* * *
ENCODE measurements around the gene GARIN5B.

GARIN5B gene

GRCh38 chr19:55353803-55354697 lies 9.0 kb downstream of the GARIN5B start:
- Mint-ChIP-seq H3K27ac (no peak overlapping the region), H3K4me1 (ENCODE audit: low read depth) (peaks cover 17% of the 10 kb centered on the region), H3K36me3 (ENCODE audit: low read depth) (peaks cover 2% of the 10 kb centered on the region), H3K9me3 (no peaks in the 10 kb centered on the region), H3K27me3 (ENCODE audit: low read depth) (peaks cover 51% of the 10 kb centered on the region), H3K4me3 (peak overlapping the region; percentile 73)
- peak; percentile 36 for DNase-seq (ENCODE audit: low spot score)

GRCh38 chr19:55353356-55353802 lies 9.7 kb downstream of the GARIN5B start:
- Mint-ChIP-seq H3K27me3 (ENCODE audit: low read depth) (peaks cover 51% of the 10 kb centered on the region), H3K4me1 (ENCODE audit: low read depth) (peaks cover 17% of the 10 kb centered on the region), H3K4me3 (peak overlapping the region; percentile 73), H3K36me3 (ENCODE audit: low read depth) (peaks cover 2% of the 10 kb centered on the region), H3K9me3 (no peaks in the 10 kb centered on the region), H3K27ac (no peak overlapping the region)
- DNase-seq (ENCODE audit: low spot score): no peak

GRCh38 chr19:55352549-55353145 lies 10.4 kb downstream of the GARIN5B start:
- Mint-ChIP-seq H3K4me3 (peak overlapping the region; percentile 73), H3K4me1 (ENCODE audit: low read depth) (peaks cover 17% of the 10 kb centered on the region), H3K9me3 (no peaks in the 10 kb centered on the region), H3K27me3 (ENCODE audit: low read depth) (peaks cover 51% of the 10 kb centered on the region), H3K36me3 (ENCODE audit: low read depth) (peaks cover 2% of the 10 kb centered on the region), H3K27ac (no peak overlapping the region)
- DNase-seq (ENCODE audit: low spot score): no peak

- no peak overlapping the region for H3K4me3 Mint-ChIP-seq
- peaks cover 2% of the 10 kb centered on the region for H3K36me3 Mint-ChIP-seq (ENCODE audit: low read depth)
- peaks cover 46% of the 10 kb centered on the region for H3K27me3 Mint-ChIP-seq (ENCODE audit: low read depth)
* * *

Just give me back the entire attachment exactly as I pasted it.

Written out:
ENCODE measurements around the gene GARIN5B.

GARIN5B gene

GRCh38 chr19:55353803-55354697 lies 9.0 kb downstream of the GARIN5B start:
- Mint-ChIP-seq H3K27ac (no peak overlapping the region), H3K4me1 (ENCODE audit: low read depth) (peaks cover 17% of the 10 kb centered on the region), H3K36me3 (ENCODE audit: low read depth) (peaks cover 2% of the 10 kb centered on the region), H3K9me3 (no peaks in the 10 kb centered on the region), H3K27me3 (ENCODE audit: low read depth) (peaks cover 51% of the 10 kb centered on the region), H3K4me3 (peak overlapping the region; percentile 73)
- peak; percentile 36 for DNase-seq (ENCODE audit: low spot score)

GRCh38 chr19:55353356-55353802 lies 9.7 kb downstream of the GARIN5B start:
- Mint-ChIP-seq H3K27me3 (ENCODE audit: low read depth) (peaks cover 51% of the 10 kb centered on the region), H3K4me1 (ENCODE audit: low read depth) (peaks cover 17% of the 10 kb centered on the region), H3K4me3 (peak overlapping the region; percentile 73), H3K36me3 (ENCODE audit: low read depth) (peaks cover 2% of the 10 kb centered on the region), H3K9me3 (no peaks in the 10 kb centered on the region), H3K27ac (no peak overlapping the region)
- DNase-seq (ENCODE audit: low spot score): no peak

GRCh38 chr19:55352549-55353145 lies 10.4 kb downstream of the GARIN5B start:
- Mint-ChIP-seq H3K4me3 (peak overlapping the region; percentile 73), H3K4me1 (ENCODE audit: low read depth) (peaks cover 17% of the 10 kb centered on the region), H3K9me3 (no peaks in the 10 kb centered on the region), H3K27me3 (ENCODE audit: low read depth) (peaks cover 51% of the 10 kb centered on the region), H3K36me3 (ENCODE audit: low read depth) (peaks cover 2% of the 10 kb centered on the region), H3K27ac (no peak overlapping the region)
- DNase-seq (ENCODE audit: low spot score): no peak

- no peak overlapping the region for H3K4me3 Mint-ChIP-seq
- peaks cover 2% of the 10 kb centered on the region for H3K36me3 Mint-ChIP-seq (ENCODE audit: low read depth)
- peaks cover 46% of the 10 kb centered on the region for H3K27me3 Mint-ChIP-seq (ENCODE audit: low read depth)